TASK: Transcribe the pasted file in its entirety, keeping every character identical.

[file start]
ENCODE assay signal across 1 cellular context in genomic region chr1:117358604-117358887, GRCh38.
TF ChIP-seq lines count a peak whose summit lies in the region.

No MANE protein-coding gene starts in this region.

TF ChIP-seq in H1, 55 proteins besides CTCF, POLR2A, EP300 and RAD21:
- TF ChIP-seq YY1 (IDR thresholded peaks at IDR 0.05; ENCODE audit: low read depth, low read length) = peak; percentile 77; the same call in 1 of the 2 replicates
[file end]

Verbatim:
ENCODE assay signal across 1 cellular context in genomic region chr1:117358604-117358887, GRCh38.
TF ChIP-seq lines count a peak whose summit lies in the region.

No MANE protein-coding gene starts in this region.

TF ChIP-seq in H1, 55 proteins besides CTCF, POLR2A, EP300 and RAD21:
- TF ChIP-seq YY1 (IDR thresholded peaks at IDR 0.05; ENCODE audit: low read depth, low read length) = peak; percentile 77; the same call in 1 of the 2 replicates